It’s also quite likely that the dealing isn’t done, for a number of high-quality netminders are still rumored to be available. And making things particularly interesting, a number of the teams boasting “money in the bank” starting netminders also have top-tier goaltending prospects waiting in the wings. In Anaheim, Ilya Bryzgalov has proven himself capable of starting at the NHL level, and it’s quite probable that he will be dealt at some point in the next month. With Scott Niedermayer and Teemu Selanne both contemplating retirement, the Ducks might find themselves with two huge holes to fill.
In Vancouver, Calgary, and New York, three of hockey’s top goaltending prospects are unlikely to find work with the organizations that currently hold their rights. Cory Schneider has backstopped Boston College to the Frozen Four Final the last two years, but with Luongo tending the pipes for the Canucks, his path to the NHL is blocked. The same also holds true for Leland Irving (Flames) and Alvaro Montoya (Rangers), and there’s good reason to speculate as to whether those three teams would be willing to part with these top prospects in order to move up in tonight’s draft (or to import some high-end talent that can make a more immediate impact).
Tonight, the Blackhawks are expected to select Patrick Kane (London Knights, OHL) first overall, and the Canucks are reportedly attempting to deal for the Flyers’ second overall pick, with which they would select British Columbia native Kyle Turris (such a deal would likely involve the Canucks sending Schneider to Philadelphia). If things do in fact go down that way, Middletown, NJ native James Van Riemsdyk will still be available to the Phoenix Coyotes at number three. The ‘Yotes are incredibly thin in goal, and new GM Don Maloney (formerly Sather’s assistant) thinks very highly of Montoya.
A lifelong Rangers fan, Van Riemsdyk has committed to play for the University of New Hampshire this coming fall. A power forward with excellent finishing skills, he projects to develop into a top-line NHLer. And if the Blueshirts don’t intend to commit at least 15-20 starts to Montoya in 2007-08, dealing the highly touted netminder to Phoenix in exchange for Van Riemsdyk would appear to be a trade that would help both clubs immensely.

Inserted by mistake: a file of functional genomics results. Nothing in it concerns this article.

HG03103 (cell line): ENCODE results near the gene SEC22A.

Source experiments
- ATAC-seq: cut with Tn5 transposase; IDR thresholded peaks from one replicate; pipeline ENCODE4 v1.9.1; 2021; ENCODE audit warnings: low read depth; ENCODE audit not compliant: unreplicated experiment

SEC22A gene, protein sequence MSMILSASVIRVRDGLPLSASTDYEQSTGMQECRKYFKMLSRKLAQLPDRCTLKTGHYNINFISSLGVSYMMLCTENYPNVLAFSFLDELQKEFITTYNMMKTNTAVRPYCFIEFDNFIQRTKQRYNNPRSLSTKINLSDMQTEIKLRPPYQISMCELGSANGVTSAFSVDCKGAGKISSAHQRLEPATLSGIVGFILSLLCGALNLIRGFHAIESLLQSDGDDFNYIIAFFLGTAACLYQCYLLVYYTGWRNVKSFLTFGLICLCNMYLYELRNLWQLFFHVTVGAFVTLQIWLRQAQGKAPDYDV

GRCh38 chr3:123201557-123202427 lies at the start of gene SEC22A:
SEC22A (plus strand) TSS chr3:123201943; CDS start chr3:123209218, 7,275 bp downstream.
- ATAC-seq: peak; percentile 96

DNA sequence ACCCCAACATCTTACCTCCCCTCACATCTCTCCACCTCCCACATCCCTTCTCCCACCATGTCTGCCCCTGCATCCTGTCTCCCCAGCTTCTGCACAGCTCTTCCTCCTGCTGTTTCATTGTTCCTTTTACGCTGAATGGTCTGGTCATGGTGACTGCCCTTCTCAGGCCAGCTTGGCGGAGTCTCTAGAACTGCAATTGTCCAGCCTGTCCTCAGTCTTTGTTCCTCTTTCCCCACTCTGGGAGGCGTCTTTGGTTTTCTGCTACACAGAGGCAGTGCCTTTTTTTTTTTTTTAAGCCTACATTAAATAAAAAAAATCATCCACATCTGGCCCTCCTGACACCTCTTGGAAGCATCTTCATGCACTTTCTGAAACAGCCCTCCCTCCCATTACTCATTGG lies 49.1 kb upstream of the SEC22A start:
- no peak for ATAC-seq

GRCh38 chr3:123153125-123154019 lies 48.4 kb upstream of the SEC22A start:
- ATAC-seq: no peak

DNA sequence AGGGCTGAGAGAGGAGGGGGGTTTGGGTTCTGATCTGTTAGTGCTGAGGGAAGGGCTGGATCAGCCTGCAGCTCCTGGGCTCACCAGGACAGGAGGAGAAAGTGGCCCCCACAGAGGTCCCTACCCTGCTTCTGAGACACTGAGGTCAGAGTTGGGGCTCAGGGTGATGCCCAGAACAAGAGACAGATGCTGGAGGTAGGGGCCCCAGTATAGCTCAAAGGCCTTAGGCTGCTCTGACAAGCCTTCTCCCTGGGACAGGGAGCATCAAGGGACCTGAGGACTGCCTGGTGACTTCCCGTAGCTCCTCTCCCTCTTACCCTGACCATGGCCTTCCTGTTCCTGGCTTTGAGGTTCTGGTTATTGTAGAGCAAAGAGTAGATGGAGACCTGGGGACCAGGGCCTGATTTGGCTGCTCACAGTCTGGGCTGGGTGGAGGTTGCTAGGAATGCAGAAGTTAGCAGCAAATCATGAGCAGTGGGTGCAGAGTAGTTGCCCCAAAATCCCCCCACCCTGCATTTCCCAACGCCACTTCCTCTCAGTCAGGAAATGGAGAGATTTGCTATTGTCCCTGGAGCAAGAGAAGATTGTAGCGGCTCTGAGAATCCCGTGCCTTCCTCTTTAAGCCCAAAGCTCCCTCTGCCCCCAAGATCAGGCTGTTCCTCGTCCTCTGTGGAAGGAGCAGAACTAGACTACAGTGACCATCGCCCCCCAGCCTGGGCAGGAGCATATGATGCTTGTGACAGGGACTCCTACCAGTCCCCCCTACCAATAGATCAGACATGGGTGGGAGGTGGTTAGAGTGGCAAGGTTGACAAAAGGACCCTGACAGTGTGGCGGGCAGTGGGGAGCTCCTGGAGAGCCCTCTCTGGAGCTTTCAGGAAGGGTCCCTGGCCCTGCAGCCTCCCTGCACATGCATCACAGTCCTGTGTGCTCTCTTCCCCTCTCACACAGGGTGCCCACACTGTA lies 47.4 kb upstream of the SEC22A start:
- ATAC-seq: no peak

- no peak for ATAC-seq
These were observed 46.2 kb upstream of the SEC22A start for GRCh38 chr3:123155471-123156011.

Critics might point to the ill-fated selection of Hugh Jessiman (also a Rangers fan) back in 2003, but to do so would be to sell Van Riemsdyk short; he’s no Jessiman. As things stand today, Alex Bourret (acquired from the Atlanta Thrashers in exchange for Pascal Dupuis at the trade deadline) is the Blueshirts’ finest forward prospect. But while Bourret has the potential to develop into a solid second-liner, Van Riemsdyk is on a different level entirely. Put simply, he would immediately become the finest forward prospect in the Rangers’ system.
As far as veteran goaltenders on the move, the Wild are reportedly shopping Fernandez, with the Bruins considered a very likely suitor. Thomas has done a capable job as the team’s starter, but it’s fair to say that the Bruins will need better goaltending than Thomas can provide if they’re to compete for a playoff spot in 2007-08. Young Hannu Toivonen has shown flashes of brilliance, but injuries and inconsistent play have dogged him in Boston, and the Bruins might be interested in swapping the talented Finn for a more proven starter in Fernandez. This move would fill another need as well, giving Rask at least one full season in Providence where he’d be able to acclimate to the North American game without facing enormous pressure to perform for the parent club.
The old adage “defense wins championships” still holds true, even in the post-lockout NHL, and each team’s last line of defense is their goaltender. It’s no coincidence that the teams reaching the second round of the postseason all received excellent goaltending in 2006-07 (particularly during the playoffs), and it’s quite fair to say that no position is more impactful where team success is concerned.